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Student Union: The Architecture and Social Design of Postwar Campus Community Centers in California

  • Author(s): Robinson, Clare Montomgery
  • Advisor(s): Shanken, Andrew
  • et al.
Abstract

This dissertation examines the architecture and social intent of Student Union buildings. The narrative reaches back to the first quarter of the twentieth century when students and college leaders in the Midwest and Northeast formed the Association of College Unions, but focuses on the postwar period in California when Student Unions became modern, standard fixtures on North American campuses. Early ideas about social education in the targeted the socialization of young men and women, class distinctions, and the business sphere that many students would enter as graduates. Subsequently, architects took cues from private social clubs and YMCA buildings. In the 1950s, however, ideas about social education turned toward the G.I. and the postwar demographic of college students. As a result, campus leaders took steps to build large postwar Union buildings that they thought addressed the needs of a broad middle-class culture. By providing arenas for consumption and postwar leisure activities, proponents reframed the social agenda and gave buildings new form.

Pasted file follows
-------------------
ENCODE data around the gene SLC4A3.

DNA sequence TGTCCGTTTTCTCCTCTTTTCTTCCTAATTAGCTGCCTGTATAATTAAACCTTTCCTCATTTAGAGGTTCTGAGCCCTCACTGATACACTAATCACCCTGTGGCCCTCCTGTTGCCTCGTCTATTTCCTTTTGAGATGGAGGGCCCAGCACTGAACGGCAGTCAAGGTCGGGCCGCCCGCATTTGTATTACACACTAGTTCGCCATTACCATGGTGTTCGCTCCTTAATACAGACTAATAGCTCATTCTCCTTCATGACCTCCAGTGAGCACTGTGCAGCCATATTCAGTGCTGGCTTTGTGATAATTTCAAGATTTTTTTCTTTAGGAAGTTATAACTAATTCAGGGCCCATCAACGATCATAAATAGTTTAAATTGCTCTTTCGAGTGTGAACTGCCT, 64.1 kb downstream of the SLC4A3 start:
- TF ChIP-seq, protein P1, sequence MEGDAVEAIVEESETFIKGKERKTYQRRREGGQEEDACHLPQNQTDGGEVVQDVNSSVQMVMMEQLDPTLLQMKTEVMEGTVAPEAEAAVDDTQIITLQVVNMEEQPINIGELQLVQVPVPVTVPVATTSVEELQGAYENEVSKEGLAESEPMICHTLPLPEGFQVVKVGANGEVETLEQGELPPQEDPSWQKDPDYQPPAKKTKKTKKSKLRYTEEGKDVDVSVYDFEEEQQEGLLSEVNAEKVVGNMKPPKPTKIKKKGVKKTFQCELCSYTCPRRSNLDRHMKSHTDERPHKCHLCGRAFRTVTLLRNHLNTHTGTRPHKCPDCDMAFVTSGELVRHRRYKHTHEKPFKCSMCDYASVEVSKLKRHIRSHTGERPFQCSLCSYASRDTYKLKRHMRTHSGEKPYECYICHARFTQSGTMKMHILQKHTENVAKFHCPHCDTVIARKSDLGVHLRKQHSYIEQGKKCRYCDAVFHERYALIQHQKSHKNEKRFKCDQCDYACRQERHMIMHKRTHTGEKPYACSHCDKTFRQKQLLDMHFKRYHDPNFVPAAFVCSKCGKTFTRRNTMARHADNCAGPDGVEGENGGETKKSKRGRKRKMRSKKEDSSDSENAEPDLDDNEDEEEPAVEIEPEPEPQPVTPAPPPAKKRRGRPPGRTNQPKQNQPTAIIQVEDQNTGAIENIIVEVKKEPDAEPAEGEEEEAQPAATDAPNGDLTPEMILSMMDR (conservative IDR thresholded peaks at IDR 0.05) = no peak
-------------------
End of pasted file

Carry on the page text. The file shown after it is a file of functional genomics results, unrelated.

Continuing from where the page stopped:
The underlying institutional armature of Student Unions and the rhetoric behind them remained largely unchanged between 1920 and 1960. Student Unions were and continued to be called "living rooms" or "hearthstones" of the campus. But after World War II, the strategies deployed by Union proponents and architects, especially in California, adapted to the social context of the university campus, creating a complex combination of rhetoric and form. Vernon DeMars, Donald Hardison, and Lawrence Halprin, who designed the postwar Student Union at the University of California, Berkeley, and Welton Becket, who designed the postwar Union at UCLA, dutifully called their buildings "campus living rooms." The interior spaces, however, were boldly modern, and the buildings mimicked corporate hotels, shopping malls, and civic centers. The shift domesticated non-residential campus buildings and helped introduce modernism and its social vision to large postwar public universities. Students no longer experienced separate lounges for men and women but found themselves in coed commercial complexes with large cafeterias, bookstores, and bowling alleys. By examining parallel architectural developments such as the design and growth of suburbs and urban renewal, this dissertation recasts the history of Student Unions.

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